“We become responsible and guilty when we accept or approve of our corrupt nature. There is a time in the life of each one of us when we become aware of our own tendency toward sin. At that point we may abhor the sinful nature that has been there all the time. We would in that case repent of it and might even, if there is an awareness of the gospel, ask God for forgiveness and cleansing. . . . But if we acquiesce in that sinful nature, we are in effect saying that it is good. In placing our tacit approval upon the corruption, we are also approving or concurring in the action in the Garden of Eden so long ago. We become guilty of that sin without having to commit a sin of our own” (Christian Theology, 2:639).
But there are at least two problems with this. First, if we are born with a corrupt and sinful nature, as Erickson concedes we are, our willing ratification of Adam’s transgression and the guilt and corruption of nature which are its effects is itself an inevitable effect of the corrupt nature to which we are now ostensibly giving our approval. In other words, how else could a person who is born corrupt and wicked respond but in a corrupt and wicked way, namely, by ratifying Adam’s sin? If Erickson should suggest that such a response is not inevitable, one can only wonder why it is that every single human being who ever lived (except Jesus) ratifies and embraces the sin of Adam and its resultant corruption of nature. Surely someone, somewhere would have said No. Erickson would have to argue that at the point when each soul becomes morally accountable it enters a state of complete moral and spiritual equilibrium, in no way biased by the corruption of nature and wicked disposition with which it was born. But that leads to the second problem, for it would mean that each of us experiences our own Garden of Eden, as it were. Each human soul stands its own probation at the moment the age of moral accountability is reached. But if that is so, what is the point of trying to retain any connection at all between what Adam did and who/what we are? If ultimately I become corrupt by my own first choice, what need is there of Adam? And if I am corrupt antecedent to that first choice, we are back to square one: my guilt and corruption inherited from Adam, the penal consequence of his choice as the head and representative of the race.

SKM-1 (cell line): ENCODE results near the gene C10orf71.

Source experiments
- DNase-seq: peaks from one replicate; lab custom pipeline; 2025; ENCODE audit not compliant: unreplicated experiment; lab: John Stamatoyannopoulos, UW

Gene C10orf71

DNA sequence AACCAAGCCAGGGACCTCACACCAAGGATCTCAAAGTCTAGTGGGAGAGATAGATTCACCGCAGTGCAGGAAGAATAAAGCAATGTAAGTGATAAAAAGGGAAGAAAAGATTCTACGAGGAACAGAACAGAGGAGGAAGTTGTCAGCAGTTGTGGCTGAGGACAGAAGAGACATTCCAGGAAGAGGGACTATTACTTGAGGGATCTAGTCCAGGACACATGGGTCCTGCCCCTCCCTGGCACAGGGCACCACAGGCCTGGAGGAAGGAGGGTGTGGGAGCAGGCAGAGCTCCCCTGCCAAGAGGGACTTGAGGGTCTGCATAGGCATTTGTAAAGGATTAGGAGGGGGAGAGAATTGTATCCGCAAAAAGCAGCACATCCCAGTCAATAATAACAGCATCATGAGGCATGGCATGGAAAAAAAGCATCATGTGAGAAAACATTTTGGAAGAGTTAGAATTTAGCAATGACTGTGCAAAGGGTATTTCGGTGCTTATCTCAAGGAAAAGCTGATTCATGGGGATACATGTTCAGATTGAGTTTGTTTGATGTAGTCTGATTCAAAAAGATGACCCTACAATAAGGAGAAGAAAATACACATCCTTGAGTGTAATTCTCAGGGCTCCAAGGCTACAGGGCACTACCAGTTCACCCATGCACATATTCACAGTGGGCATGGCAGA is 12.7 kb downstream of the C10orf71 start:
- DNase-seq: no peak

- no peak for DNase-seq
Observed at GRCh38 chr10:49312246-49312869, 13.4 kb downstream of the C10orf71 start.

Ninth, an argument that is entirely subjective in nature (and therefore of questionable evidential value) may be noted. We must ask the question: Given our understanding of the character of God as presented in Scripture, does He appear as the kind of God who would eternally condemn infants on no other ground than that of Adam’s transgression? Admittedly, this is a subjective (and perhaps sentimental) question. But it deserves an answer, nonetheless.
Personally speaking, I find the first, third, fourth, fifth, and ninth points convincing. Therefore, I do believe in the salvation of those dying in infancy. I affirm their salvation, however, neither because they are innocent nor because they have merited God’s forgiveness but solely because God has sovereignly chosen them for eternal life, regenerated their souls, and applied the saving benefits of the blood of Christ to them apart from conscious faith.
I HAVE UPDATED MY ABOUT PAGE